Preview abstract Objective: To understand and highlight the differences in clinical, demographic, and image quality characteristics between patient-taken (PAT) and clinic-taken (CLIN) photographs of skin conditions. Patients and Methods: This retrospective study applied logistic regression to data from 2500 deidentified cases in Stanford Health Care’s eConsult system, from November 2015 to January 2021. Cases with undiagnosable or multiple conditions or cases with both patient and clinician image sources were excluded, leaving 628 PAT cases and 1719 CLIN cases. Demographic characteristic factors, such as age and sex were self-reported, whereas anatomic location, estimated skin type, clinical signs and symptoms, condition duration, and condition frequency were summarized from patient health records. Image quality variables such as blur, lighting issues and whether the image contained skin, hair, or nails were estimated through a deep learning model. Results: Factors that were positively associated with CLIN photographs, post-2020 were as follows: age 60 years or older, darker skin types (eFST V/VI), and presence of skin growths. By contrast, factors that were positively associated with PAT photographs include conditions appearing intermittently, cases with blurry photographs, photographs with substantial nonskin (or nail/hair) regions and cases with more than 3 photographs. Within the PAT cohort, older age was associated with blurry photographs. Conclusion: There are various demographic, clinical, and image quality characteristic differences between PAT and CLIN photographs of skin concerns. The demographic characteristic differences present important considerations for improving digital literacy or access, whereas the image quality differences point to the need for improved patient education and better image capture workflows, particularly among elderly patients. View details
    Discovering novel systemic biomarkers in external eye photos
    Ilana Traynis
    Christina Chen
    Akib Uddin
    Jorge Cuadros
    Lauren P. Daskivich
    April Y. Maa
    Ramasamy Kim
    Eugene Yu-Chuan Kang
    Lily Peng
    Avinash Varadarajan
    The Lancet Digital Health (2023)
    Preview abstract Background Photographs of the external eye were recently shown to reveal signs of diabetic retinal disease and elevated glycated haemoglobin. This study aimed to test the hypothesis that external eye photographs contain information about additional systemic medical conditions. Methods We developed a deep learning system (DLS) that takes external eye photographs as input and predicts systemic parameters, such as those related to the liver (albumin, aspartate aminotransferase [AST]); kidney (estimated glomerular filtration rate [eGFR], urine albumin-to-creatinine ratio [ACR]); bone or mineral (calcium); thyroid (thyroid stimulating hormone); and blood (haemoglobin, white blood cells [WBC], platelets). This DLS was trained using 123 130 images from 38 398 patients with diabetes undergoing diabetic eye screening in 11 sites across Los Angeles county, CA, USA. Evaluation focused on nine prespecified systemic parameters and leveraged three validation sets (A, B, C) spanning 25 510 patients with and without diabetes undergoing eye screening in three independent sites in Los Angeles county, CA, and the greater Atlanta area, GA, USA. We compared performance against baseline models incorporating available clinicodemographic variables (eg, age, sex, race and ethnicity, years with diabetes). Findings Relative to the baseline, the DLS achieved statistically significant superior performance at detecting AST >36.0 U/L, calcium <8.6 mg/dL, eGFR <60.0 mL/min/1.73 m2, haemoglobin <11.0 g/dL, platelets <150.0 × 103/μL, ACR ≥300 mg/g, and WBC <4.0 × 103/μL on validation set A (a population resembling the development datasets), with the area under the receiver operating characteristic curve (AUC) of the DLS exceeding that of the baseline by 5.3–19.9% (absolute differences in AUC). On validation sets B and C, with substantial patient population differences compared with the development datasets, the DLS outperformed the baseline for ACR ≥300.0 mg/g and haemoglobin <11.0 g/dL by 7.3–13.2%. Interpretation We found further evidence that external eye photographs contain biomarkers spanning multiple organ systems. Such biomarkers could enable accessible and non-invasive screening of disease. Further work is needed to understand the translational implications. View details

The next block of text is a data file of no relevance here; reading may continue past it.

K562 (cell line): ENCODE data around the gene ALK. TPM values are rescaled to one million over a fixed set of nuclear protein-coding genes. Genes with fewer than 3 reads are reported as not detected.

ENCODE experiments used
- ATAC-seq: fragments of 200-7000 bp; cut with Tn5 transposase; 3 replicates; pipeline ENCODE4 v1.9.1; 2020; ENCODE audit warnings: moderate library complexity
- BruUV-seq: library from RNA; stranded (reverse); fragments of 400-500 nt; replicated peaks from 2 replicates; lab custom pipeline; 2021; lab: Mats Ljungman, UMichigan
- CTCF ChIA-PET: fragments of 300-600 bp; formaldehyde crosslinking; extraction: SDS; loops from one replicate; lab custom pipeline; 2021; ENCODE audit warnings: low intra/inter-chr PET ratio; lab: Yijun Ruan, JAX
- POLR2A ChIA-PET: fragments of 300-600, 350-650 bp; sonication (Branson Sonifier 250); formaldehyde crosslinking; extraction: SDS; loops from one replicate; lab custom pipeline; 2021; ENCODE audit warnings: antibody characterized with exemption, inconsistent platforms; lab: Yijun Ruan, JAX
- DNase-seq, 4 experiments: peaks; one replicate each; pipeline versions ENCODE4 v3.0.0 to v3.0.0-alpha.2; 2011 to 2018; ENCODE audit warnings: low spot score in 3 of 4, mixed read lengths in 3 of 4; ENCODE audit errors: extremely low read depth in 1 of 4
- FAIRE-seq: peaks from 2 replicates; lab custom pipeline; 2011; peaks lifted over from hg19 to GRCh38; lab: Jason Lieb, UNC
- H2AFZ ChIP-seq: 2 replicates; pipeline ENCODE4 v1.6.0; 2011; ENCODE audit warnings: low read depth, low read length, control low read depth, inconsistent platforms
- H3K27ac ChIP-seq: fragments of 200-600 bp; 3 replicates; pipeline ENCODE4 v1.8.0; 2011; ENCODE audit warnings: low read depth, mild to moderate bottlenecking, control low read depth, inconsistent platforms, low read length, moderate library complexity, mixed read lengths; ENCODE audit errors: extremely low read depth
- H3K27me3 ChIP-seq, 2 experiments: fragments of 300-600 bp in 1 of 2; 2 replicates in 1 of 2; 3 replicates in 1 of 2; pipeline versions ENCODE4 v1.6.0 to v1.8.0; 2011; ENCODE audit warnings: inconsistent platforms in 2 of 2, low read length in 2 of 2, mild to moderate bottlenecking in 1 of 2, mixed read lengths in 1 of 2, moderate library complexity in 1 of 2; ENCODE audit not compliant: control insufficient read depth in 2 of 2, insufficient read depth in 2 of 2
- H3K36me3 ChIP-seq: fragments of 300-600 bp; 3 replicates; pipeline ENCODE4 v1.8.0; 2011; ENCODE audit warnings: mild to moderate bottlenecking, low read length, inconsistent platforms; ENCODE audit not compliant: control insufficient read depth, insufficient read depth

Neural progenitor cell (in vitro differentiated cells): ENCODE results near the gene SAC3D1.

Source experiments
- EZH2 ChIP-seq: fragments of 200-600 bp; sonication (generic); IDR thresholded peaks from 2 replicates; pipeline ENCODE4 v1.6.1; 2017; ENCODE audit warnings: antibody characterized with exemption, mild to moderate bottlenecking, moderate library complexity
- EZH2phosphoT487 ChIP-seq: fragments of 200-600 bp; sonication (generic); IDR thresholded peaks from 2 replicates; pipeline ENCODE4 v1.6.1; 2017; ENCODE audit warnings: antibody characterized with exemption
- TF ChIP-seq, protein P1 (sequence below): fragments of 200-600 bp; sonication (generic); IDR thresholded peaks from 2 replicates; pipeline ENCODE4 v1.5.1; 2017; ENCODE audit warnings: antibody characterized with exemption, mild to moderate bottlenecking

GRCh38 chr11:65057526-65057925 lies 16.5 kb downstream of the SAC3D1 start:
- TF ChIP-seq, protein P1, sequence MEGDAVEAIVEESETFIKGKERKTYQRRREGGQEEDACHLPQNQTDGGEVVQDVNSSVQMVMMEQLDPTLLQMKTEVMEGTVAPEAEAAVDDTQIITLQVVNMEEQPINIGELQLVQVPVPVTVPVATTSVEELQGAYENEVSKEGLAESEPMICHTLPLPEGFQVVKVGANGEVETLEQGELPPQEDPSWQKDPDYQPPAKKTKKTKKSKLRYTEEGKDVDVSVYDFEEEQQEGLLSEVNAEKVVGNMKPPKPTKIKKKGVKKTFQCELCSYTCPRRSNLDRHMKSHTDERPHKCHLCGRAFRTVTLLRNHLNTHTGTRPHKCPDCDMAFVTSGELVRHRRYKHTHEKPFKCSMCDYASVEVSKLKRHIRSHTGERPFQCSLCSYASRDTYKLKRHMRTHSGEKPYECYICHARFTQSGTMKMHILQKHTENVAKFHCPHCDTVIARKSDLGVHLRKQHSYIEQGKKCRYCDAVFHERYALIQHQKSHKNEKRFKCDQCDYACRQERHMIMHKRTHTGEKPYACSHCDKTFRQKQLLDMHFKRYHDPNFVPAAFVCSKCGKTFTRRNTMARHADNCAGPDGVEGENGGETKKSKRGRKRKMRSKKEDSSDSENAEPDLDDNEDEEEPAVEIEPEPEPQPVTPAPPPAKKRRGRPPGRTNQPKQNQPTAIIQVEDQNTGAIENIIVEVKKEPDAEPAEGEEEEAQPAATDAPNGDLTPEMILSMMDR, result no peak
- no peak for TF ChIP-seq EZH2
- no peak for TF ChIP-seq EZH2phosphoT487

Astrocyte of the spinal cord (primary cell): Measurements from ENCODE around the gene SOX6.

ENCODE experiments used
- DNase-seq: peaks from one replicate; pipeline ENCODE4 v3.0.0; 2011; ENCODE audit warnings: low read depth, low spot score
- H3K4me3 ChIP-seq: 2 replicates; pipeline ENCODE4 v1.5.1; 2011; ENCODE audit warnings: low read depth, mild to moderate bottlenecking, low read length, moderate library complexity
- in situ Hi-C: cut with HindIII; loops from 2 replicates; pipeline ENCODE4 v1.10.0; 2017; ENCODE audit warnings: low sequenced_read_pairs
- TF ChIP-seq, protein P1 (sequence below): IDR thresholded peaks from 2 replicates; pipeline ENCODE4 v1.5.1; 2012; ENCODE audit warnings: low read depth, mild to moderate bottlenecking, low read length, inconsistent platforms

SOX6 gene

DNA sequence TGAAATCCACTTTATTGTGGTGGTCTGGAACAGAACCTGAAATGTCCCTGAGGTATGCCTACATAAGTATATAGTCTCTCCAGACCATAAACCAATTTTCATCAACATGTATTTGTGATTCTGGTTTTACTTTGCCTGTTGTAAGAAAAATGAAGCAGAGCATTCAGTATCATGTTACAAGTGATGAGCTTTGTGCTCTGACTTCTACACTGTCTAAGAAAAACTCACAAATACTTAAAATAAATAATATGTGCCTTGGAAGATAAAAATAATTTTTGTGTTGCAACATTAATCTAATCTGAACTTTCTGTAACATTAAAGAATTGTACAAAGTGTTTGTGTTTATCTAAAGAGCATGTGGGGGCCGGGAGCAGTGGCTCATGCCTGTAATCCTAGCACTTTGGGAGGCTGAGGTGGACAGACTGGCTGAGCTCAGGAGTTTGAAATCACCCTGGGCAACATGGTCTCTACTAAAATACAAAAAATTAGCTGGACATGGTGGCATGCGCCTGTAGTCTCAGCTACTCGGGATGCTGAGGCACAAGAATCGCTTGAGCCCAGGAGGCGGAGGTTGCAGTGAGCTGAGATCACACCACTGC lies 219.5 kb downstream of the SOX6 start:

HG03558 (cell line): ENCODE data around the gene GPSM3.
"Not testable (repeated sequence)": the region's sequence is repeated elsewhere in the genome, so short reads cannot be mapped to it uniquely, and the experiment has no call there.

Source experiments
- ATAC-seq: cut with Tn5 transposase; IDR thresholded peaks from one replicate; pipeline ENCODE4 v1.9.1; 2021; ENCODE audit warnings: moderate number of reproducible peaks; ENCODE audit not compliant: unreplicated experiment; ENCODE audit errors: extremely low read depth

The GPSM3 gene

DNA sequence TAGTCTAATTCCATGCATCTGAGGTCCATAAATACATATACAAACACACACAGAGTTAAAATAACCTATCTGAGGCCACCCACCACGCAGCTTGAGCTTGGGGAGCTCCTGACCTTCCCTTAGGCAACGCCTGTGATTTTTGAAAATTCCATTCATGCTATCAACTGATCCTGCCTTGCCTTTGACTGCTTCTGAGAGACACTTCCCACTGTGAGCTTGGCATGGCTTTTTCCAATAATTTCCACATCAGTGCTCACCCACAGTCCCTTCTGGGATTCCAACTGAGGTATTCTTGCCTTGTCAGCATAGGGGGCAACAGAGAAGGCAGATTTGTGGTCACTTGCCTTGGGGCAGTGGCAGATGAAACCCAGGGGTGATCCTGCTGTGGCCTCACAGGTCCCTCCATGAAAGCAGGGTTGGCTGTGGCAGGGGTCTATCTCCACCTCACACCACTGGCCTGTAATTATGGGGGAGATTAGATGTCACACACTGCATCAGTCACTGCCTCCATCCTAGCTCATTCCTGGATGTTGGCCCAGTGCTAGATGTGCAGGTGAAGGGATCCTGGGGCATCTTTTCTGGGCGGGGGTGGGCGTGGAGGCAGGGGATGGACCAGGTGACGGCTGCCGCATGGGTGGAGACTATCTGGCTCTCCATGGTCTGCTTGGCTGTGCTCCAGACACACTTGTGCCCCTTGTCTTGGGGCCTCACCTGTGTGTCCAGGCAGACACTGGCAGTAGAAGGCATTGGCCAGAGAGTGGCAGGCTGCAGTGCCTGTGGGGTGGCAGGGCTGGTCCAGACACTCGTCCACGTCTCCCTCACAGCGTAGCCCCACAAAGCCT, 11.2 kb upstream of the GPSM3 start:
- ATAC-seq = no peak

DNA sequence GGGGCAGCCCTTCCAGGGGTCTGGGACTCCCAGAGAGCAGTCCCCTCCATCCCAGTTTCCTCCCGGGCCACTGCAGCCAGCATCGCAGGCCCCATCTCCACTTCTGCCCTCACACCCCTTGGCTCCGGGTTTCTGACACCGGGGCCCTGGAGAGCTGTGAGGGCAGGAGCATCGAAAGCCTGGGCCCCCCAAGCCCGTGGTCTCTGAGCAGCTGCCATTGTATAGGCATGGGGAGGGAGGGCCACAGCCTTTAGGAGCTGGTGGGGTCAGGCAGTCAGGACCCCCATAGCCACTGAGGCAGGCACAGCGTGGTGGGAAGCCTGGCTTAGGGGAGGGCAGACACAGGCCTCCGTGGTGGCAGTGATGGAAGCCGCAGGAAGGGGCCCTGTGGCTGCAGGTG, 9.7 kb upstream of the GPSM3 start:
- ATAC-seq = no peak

AI Increases Global Access to Reliable Flood Forecasts
    Asher Metzger
    Dana Weitzner
    Frederik Kratzert
    Guy Shalev
    Martin Gauch
    Sella Nevo
    Shlomo Shenzis
    Tadele Yednkachw Tekalign
    Vusumuzi Dube
    arXiv (2023)
    Preview abstract Floods are one of the most common natural disasters, with a disproportionate impact in developing countries that often lack dense streamflow gauge networks. Accurate and timely warnings are critical for mitigating flood risks, but hydrological simulation models typically must be calibrated to long data records in each watershed. Here we show that AI-based forecasting achieves reliability in predicting extreme riverine events in ungauged watersheds at up to a 5-day lead time that is similar to or better than the reliability of nowcasts (0-day lead time) from a current state of the art global modeling system (the Copernicus Emergency Management Service Global Flood Awareness System). Additionally, we achieve accuracies over 5-year return period events that are similar to or better than current accuracies over 1-year return period events. This means that AI can provide flood warnings earlier and over larger and more impactful events in ungauged basins. The model developed in this paper was incorporated into an operational early warning system that produces publicly available (free and open) forecasts in real time in over 80 countries. This work highlights a need for increasing the availability of hydrological data to continue to improve global access to reliable flood warnings. View details